Talent search | Skills overtake qualifications as employers' top talent priority

Skills overtake qualifications as employers' top talent priority

According to new findings released by LinkedIn, employers are increasingly looking for skills when hiring, which now take precedence over the traditional qualification requirements.

The revelation came about due to US-based analysis that LinkedIn ran within a search for new sales support staff; it discovered that the fallout from the coronavirus pandemic within the jobs market had led to discerning good candidates from what it called ‘unexpected places’.

One of the key areas in which staff were unexpectedly qualified for the role was the service industry, which was one of the hardest hit by coronavirus redundancies and closures, and where LinkedIn claimed staff had around 70% of the transferrable skills needed to succeed as sales support staff.

As such, LinkedIn scrapped its qualification requirements and guaranteed interviews for candidates who undertook training courses to fill the gaps in their skills.

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“We were blown away by the results. We hired from backgrounds we didn’t use before, faster and more efficiently,” Hari Srinivasan, Vice-President of Product Management at LinkedIn Learning told Forbes.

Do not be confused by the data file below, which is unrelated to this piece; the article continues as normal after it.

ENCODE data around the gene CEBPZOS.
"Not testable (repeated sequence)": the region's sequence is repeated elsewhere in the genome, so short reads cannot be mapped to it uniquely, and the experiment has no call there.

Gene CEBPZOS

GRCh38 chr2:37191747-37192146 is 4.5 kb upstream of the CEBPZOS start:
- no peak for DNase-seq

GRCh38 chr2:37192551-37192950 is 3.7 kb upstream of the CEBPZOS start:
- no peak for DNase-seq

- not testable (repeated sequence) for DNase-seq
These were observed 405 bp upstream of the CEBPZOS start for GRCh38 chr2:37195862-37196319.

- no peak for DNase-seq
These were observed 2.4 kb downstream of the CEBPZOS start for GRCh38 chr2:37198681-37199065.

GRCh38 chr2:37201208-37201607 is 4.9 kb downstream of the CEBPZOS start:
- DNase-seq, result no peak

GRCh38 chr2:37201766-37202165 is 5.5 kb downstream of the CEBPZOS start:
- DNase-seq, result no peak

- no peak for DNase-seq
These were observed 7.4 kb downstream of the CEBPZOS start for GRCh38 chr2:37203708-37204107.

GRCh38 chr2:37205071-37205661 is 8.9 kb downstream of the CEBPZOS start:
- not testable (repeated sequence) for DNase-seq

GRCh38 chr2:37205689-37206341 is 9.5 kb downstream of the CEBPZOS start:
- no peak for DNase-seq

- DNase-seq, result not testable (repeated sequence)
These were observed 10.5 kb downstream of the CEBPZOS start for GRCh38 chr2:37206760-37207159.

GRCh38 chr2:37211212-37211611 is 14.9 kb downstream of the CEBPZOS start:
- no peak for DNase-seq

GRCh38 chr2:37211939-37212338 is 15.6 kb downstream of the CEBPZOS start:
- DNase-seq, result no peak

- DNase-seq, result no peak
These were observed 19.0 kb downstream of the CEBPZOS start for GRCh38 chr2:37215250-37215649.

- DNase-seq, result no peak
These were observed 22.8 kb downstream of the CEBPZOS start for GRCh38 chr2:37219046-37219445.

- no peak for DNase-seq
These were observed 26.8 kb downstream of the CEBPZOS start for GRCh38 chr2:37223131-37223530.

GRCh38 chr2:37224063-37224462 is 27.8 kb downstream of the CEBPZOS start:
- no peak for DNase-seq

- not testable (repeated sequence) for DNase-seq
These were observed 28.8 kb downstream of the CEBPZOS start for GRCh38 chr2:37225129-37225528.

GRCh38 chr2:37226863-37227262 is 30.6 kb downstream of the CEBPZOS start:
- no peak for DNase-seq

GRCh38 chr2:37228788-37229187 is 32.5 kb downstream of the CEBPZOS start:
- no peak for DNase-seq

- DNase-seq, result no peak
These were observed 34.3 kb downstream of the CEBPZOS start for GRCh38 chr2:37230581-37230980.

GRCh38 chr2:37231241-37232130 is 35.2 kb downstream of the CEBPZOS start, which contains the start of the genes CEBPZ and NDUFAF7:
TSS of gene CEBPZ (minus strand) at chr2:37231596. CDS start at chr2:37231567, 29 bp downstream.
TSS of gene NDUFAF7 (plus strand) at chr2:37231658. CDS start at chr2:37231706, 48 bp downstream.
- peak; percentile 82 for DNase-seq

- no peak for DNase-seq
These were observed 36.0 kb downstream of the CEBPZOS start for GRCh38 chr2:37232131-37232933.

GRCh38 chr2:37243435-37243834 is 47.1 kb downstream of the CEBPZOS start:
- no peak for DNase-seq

Around 1,000 people applied for the open positions, with 219 passing the assessments. Ultimately, 28 were hired, 43% of whom did not have a first degree or prior work experience, meaning they previously would not have been considered.

As a result of the revelatory experience, LinkedIn is trialling a new product called ‘Skills Patch’, in which a dozen companies are piloting purely skills-based hiring, in line with LinkedIn’s own talent search.

However, according to Forbes research, LinkedIn’s new approach is not unique; the publication said that the move comes as part of a broader international trend away from traditional qualifications-based hiring requirements, and into purely skills-matched recruitment.

The solution for skills gaps in this new approach to talent search is to ‘top up’ learning with complimentary online courses and educational opportunities – as a result, Till Leopold, Head of Action and Initiatives at the World Economic Forum’s Centre for the New Economy and Society, said that demand for such education has hit new highs this year.

“The uptake of online courses and the number of organisations offering credentials have gone through the roof over the past 12 months,” he explained.

And it seems that this trend is far from slowing down; in fact, Ryan Rolansky, Chief Executive at LinkedIn, explained to Forbes that this new way of looking at potential talent is only just the beginning.

“We use degrees and experience to assess talent because we don’t have anything better,” he says. “The next chapter is to help workers better understand the skills they need. It’s not just about your pedigree, where you went to school, or who you know but also about the skills you have,” Rolansky concluded.

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